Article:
Vertical Information Sharing in Distribution Channels
Case Western Reserve University - Department of Marketing and Policy Studies
This paper examines the information-sharing behavior of firms in a distribution channel context. While information sharing among firms can occur in a horizontal (among competitors) or vertical (channel members) context, previous attempts at modeling information sharing has primarily been restricted to the horizontal context. For marketers, channel alliances are interesting in view of their growing popularity as witnessed by initiatives like ECR and category management. Such initiatives usually involve the pooling of, often complimentary, information available with manufacturers and retailers. It is argued that such pooling of information should lead to better decision-making and hence it is desirable. However, in practice, category management is often implemented with a somewhat interesting institution of category captain, which appears to be a restricted form of information pooling. It involves the retailer entering into an alliance with only one (of many) supplier in a category, who is accorded the role of category captain.
We first analyze the information sharing incentives of the two industry participants, manufacturer and retailer, in a bilateral monopoly. We find that whether sharing will occur or not is crucially dependent on the baseline quality of information available with the firms and on the degree of complementarity of resources that in turn determine how effective information pooling is. Next, using a model of competing symmetric duopolists selling through a common retailer, we show that information sharing between the alliance partners can sometimes give rise to the emergence of the so-called category captain, i.e., an exclusive alliance. The total channel profits and those of the partners in alliance go up. This increased profit is due to higher average wholesale prices, which can be interpreted as reduction in price promotions, a key goal of the category management initiative. The model generates predictions about when information- sharing alliances are more likely and can also be extended to answer managerially relevant question for retailers, i.e., who to choose as category captain?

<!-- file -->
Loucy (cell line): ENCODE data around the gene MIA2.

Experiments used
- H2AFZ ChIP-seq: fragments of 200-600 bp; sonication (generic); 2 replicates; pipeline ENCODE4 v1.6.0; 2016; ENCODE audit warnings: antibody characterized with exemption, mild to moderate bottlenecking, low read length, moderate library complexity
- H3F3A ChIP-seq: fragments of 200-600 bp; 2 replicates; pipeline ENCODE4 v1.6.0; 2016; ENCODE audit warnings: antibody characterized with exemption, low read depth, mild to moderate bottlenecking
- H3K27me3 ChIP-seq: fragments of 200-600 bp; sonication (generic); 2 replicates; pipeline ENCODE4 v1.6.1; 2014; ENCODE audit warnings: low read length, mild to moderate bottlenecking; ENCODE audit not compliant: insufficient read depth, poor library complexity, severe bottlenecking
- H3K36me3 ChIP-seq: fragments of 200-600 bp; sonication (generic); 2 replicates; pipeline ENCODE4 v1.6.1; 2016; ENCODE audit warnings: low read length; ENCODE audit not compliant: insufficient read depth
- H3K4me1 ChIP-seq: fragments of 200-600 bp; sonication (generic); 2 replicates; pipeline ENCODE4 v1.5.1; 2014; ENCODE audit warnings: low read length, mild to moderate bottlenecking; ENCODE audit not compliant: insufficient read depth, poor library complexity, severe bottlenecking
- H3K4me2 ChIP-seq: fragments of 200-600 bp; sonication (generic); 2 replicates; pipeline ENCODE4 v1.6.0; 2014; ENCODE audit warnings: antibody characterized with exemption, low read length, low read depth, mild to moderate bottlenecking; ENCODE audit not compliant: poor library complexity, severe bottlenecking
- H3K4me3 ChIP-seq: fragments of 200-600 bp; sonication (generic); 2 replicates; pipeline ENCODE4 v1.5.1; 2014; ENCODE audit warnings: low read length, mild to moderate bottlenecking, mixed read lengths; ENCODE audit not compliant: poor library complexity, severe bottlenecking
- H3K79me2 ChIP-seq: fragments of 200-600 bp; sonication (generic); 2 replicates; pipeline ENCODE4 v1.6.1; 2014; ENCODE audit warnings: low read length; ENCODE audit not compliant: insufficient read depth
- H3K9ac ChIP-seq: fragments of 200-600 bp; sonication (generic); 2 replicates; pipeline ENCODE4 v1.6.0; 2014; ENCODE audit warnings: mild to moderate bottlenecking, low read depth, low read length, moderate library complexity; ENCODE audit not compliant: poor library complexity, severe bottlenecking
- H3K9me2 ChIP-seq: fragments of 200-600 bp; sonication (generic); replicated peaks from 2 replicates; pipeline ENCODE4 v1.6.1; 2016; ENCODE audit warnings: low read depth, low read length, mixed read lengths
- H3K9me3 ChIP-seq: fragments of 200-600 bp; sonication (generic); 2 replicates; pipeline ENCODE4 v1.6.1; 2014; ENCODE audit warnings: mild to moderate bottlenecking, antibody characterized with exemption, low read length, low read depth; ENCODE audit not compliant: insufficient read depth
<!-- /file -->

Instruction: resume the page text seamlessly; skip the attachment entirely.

Number of Pages in PDF File: 53
Keywords: Distribution Channels, Information Sharing, Decisions Under Uncertainty, Game
JEL Classification: L22, M31, C72, D82working papers series
Date posted: May 24, 2006
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